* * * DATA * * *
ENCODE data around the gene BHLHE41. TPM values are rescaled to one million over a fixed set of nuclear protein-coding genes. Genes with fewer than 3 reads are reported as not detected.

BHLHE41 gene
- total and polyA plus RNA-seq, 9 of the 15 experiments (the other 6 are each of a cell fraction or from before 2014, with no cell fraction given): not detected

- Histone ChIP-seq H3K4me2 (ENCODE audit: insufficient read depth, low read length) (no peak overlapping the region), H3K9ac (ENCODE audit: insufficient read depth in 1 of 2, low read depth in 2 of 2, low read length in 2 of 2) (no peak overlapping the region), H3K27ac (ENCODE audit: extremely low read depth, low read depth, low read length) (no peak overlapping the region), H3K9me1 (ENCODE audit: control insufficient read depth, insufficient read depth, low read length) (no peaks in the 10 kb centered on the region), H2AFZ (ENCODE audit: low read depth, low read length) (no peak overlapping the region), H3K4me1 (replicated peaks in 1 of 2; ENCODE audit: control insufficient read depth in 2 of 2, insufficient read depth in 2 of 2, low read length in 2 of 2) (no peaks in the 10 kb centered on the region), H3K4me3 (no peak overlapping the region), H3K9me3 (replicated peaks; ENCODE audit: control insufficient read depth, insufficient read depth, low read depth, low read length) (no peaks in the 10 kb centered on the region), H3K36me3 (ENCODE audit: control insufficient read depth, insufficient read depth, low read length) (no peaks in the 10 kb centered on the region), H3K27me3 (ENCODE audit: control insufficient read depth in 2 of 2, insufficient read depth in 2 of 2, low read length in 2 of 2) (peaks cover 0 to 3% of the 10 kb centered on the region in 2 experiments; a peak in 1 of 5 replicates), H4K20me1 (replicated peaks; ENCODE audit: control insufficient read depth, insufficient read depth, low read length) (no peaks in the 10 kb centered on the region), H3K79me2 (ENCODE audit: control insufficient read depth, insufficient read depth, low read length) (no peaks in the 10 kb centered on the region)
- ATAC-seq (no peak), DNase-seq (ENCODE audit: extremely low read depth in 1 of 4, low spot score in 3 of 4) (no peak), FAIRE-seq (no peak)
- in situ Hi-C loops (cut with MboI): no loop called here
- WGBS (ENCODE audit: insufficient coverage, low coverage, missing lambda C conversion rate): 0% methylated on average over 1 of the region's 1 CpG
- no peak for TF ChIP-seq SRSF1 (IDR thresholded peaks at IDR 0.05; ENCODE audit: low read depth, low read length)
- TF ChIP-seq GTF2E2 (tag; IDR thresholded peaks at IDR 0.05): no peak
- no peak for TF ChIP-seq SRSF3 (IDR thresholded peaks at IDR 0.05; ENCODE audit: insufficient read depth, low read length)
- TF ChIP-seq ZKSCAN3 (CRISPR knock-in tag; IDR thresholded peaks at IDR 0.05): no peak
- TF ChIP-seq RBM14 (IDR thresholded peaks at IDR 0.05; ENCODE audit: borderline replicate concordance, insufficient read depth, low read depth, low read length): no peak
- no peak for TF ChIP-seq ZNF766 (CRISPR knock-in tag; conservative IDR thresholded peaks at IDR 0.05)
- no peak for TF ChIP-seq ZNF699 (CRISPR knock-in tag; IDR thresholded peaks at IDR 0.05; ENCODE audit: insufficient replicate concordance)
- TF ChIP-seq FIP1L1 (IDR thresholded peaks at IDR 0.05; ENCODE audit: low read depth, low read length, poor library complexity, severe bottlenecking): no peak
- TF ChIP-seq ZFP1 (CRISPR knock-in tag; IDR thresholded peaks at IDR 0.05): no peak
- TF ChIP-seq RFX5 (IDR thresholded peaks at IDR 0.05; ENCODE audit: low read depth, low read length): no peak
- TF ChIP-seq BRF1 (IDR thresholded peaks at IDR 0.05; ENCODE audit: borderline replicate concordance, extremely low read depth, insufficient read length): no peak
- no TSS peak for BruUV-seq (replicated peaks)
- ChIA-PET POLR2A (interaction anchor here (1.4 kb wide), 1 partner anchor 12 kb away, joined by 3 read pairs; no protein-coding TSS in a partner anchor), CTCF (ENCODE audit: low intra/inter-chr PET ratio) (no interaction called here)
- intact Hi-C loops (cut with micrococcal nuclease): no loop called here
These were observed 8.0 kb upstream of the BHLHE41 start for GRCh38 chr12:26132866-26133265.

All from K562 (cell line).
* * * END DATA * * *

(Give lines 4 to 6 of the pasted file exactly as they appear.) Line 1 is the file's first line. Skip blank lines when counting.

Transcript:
- Histone ChIP-seq H3K4me2 (ENCODE audit: insufficient read depth, low read length) (no peak overlapping the region), H3K9ac (ENCODE audit: insufficient read depth in 1 of 2, low read depth in 2 of 2, low read length in 2 of 2) (no peak overlapping the region), H3K27ac (ENCODE audit: extremely low read depth, low read depth, low read length) (no peak overlapping the region), H3K9me1 (ENCODE audit: control insufficient read depth, insufficient read depth, low read length) (no peaks in the 10 kb centered on the region), H2AFZ (ENCODE audit: low read depth, low read length) (no peak overlapping the region), H3K4me1 (replicated peaks in 1 of 2; ENCODE audit: control insufficient read depth in 2 of 2, insufficient read depth in 2 of 2, low read length in 2 of 2) (no peaks in the 10 kb centered on the region), H3K4me3 (no peak overlapping the region), H3K9me3 (replicated peaks; ENCODE audit: control insufficient read depth, insufficient read depth, low read depth, low read length) (no peaks in the 10 kb centered on the region), H3K36me3 (ENCODE audit: control insufficient read depth, insufficient read depth, low read length) (no peaks in the 10 kb centered on the region), H3K27me3 (ENCODE audit: control insufficient read depth in 2 of 2, insufficient read depth in 2 of 2, low read length in 2 of 2) (peaks cover 0 to 3% of the 10 kb centered on the region in 2 experiments; a peak in 1 of 5 replicates), H4K20me1 (replicated peaks; ENCODE audit: control insufficient read depth, insufficient read depth, low read length) (no peaks in the 10 kb centered on the region), H3K79me2 (ENCODE audit: control insufficient read depth, insufficient read depth, low read length) (no peaks in the 10 kb centered on the region)
- ATAC-seq (no peak), DNase-seq (ENCODE audit: extremely low read depth in 1 of 4, low spot score in 3 of 4) (no peak), FAIRE-seq (no peak)
- in situ Hi-C loops (cut with MboI): no loop called here